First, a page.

The purpose of this paper is to collaborate across disciplines to agree a better map of human development.
This paper used an iterative process of consultation with professionals and specialists in relevant disciplines, and service users, continually refining the diagram and text until a “good enough” consensus was reached to produce a diagrammatic form and explanatory text.
The process revealed a strong commitment across many disciplines to find a common contextual framework within which specialist understandings could be accommodated. The consultation process and iterative development of the diagram and text was marked by widespread interest and many detailed discussions. The substance of this paper is the result of that process.
The model places research in different specialist fields onto a single “map of the territory”. It can encourage collaboration across disciplines when they are studying similar areas from different perspectives. It indicates the value of collaborative rather than competitive research enterprises.
Too often, professionals involved in fields concerning human development become focussed within narrow frameworks of specialisation. The model supports better understanding of how different elements relating to developmental life interrelate. This can facilitate the basis upon which a wide range of training, education and research programmes can be formulated.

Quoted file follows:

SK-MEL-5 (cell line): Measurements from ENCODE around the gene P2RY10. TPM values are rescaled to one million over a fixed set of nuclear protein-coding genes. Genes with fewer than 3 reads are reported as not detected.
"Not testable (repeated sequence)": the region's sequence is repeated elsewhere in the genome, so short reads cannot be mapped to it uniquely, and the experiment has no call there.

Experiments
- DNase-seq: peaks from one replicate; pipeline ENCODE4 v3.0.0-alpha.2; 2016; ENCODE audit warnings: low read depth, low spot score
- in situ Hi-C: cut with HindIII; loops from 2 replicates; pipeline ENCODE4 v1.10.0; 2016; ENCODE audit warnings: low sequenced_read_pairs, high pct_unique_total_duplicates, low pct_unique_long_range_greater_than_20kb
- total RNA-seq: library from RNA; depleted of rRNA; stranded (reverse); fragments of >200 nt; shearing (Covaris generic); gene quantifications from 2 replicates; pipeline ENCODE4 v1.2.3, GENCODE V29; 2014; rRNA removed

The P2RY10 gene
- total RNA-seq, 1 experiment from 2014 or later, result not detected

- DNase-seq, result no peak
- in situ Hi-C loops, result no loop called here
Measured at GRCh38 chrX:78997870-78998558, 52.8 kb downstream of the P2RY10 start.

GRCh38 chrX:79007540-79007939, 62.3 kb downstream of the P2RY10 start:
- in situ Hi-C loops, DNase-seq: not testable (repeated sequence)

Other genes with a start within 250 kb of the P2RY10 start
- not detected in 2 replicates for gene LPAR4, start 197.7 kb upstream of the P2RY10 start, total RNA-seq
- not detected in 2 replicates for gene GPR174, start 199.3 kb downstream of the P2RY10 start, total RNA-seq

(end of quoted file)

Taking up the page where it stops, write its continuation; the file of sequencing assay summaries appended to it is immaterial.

The model proposes greater use of a “whole-person/whole-life” perspective, which should allow greater integration between disparate approaches, and less experience of fragmentation. For a wide range of public sector activities, the quality of relational activity should be central to effective organisational and human outcomes. Without a unifying context, the understanding required to support relational work is weak: this model ad-dresses that deficit.
This work is entirely original. It should be of value to all those interested in working in holistic ways; to policy makers wishing to avoid duplication, waste and ineffective interventions; and to researchers interested in working across disciplinary boundaries. Most importantly, it is for staff involved in health, justice, social care and education services at all levels. Their effectiveness relies on relational, as well as procedural working, and this model will support confidence in the primacy of these activities.
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